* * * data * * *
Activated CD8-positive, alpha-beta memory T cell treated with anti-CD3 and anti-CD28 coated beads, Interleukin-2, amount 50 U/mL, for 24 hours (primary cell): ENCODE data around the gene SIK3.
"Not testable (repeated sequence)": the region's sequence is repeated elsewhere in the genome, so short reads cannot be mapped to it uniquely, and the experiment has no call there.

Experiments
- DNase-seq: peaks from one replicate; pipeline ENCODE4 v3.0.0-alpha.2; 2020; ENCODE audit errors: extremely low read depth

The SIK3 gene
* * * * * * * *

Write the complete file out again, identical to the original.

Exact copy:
Activated CD8-positive, alpha-beta memory T cell treated with anti-CD3 and anti-CD28 coated beads, Interleukin-2, amount 50 U/mL, for 24 hours (primary cell): ENCODE data around the gene SIK3.
"Not testable (repeated sequence)": the region's sequence is repeated elsewhere in the genome, so short reads cannot be mapped to it uniquely, and the experiment has no call there.

Experiments
- DNase-seq: peaks from one replicate; pipeline ENCODE4 v3.0.0-alpha.2; 2020; ENCODE audit errors: extremely low read depth

The SIK3 gene